Walked away, released, from all my crimes — Spain
I didn’t really understand music until I went to university. Oh, I’d listen to songs, and I’d like them, but the idea that one might be wedded to a band, that music was something to fight over, to be a part of you; I’d never had that. And then I had my viewpoint forcibly broadened by being thrown into a room with a bunch of people who knew more than me. Mike, who was obsessed with the Beatles. Nick, who was and remains technically the best guitarist I’ve ever known. Andy, who I christened “Indie Andy” during that first year. Jody, the world’s biggest and yet shortest fan of the Jesus and Mary Chain. I heard things I’d never heard before; things I should have heard before and hadn’t; things I’d never have listened to had I not been there.
Honestly, if I had to pick the thing we listened to the most, I’m not sure what it’d be. But, given that this was the year we collectively discovered weed, there was a certain commonality, a certain mise-en-scene in the albums going on. Van Morrison’s Astral Weeks. Portishead’s Dummy, still to this day the greatest album ever released by anyone ever in the entire history of the universe. Exile on Main Street. Five Leaves Left, and everything else Nick Drake ever did, most of it on vinyl because we were just that pretentious. And The Blue Moods of Spain.
There was a chap, who I shall leave nameless for various reasons, who would show up every time to a smoking session and flake out an hour in. He later revealed that this legendary lack of fortitude owed itself to him skinning and smoking two neat gear spliffs before ever showing up, a feat which to this day leaves me breathtakingly astounded. But the soundtrack to these sessions almost always involved Spain. Spiritual stuck in my memory, not least for being covered by the late great Johnny Cash (in, honestly, a better version) on Unchained, another album that got played a lot. (It wasn’t the best song on the album, nor even the fourth best. But Cash having played a Spain song immediately lifted them further in my estimation.)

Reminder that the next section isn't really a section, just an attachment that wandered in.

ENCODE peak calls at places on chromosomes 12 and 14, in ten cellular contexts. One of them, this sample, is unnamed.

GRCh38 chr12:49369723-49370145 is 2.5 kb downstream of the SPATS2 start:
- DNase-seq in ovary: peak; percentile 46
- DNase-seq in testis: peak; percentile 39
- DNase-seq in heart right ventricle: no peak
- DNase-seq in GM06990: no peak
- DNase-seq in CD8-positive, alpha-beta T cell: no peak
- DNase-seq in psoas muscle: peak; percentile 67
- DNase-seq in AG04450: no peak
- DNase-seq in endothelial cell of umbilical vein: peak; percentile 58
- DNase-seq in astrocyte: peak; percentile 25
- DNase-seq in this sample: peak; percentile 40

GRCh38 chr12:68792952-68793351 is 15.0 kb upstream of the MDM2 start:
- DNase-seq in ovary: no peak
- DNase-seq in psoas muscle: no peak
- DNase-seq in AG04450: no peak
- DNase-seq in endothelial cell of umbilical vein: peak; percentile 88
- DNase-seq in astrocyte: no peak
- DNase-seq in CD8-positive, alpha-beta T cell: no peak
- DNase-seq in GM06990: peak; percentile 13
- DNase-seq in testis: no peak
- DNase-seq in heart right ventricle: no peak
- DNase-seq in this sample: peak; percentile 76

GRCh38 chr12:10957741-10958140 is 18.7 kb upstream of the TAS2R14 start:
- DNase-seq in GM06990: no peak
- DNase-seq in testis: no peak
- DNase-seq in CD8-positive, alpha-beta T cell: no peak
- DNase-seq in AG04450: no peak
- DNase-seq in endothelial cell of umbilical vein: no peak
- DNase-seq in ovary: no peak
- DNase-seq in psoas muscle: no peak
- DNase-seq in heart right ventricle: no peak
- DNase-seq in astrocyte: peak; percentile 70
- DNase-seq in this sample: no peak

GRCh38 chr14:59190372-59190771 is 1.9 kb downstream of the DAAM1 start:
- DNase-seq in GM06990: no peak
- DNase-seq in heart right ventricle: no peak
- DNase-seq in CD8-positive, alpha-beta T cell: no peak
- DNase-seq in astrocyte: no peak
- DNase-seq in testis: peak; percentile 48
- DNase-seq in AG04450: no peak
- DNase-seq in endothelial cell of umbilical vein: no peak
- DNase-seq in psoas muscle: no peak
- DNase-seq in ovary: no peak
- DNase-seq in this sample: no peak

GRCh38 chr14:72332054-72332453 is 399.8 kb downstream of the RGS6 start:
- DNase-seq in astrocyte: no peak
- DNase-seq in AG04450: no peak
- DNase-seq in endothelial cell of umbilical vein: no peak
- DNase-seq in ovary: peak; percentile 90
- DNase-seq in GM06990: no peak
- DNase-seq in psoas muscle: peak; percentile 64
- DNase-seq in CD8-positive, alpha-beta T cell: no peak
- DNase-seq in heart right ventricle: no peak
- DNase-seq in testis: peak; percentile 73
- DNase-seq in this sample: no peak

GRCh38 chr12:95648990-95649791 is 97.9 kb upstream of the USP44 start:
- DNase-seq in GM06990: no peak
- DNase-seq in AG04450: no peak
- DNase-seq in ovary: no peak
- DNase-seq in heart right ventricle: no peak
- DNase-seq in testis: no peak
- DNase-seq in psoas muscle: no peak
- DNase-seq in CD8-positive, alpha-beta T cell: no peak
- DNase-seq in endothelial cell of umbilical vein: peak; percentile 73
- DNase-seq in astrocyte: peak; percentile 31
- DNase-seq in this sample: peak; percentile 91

There are few songs I still play from those days. Every now and again I’ll go on a little voyage of memory, of nostalgic playback remembering what it was like sitting there on C Curve and arguing long into the night and listen to the background music. But a few tracks stick in the memory and get played today, not because they were great then, but because they’re great always, in spite of, because. Untitled #1 is one of them. If what you’re looking for is something intricate, langorous, filled with the fin de siecle because it was literally the fin of the siecle, then The Blue Moods of Spain is that thing that you want. I used to wonder what their orange moods were like. Maybe that’ll be what they do next.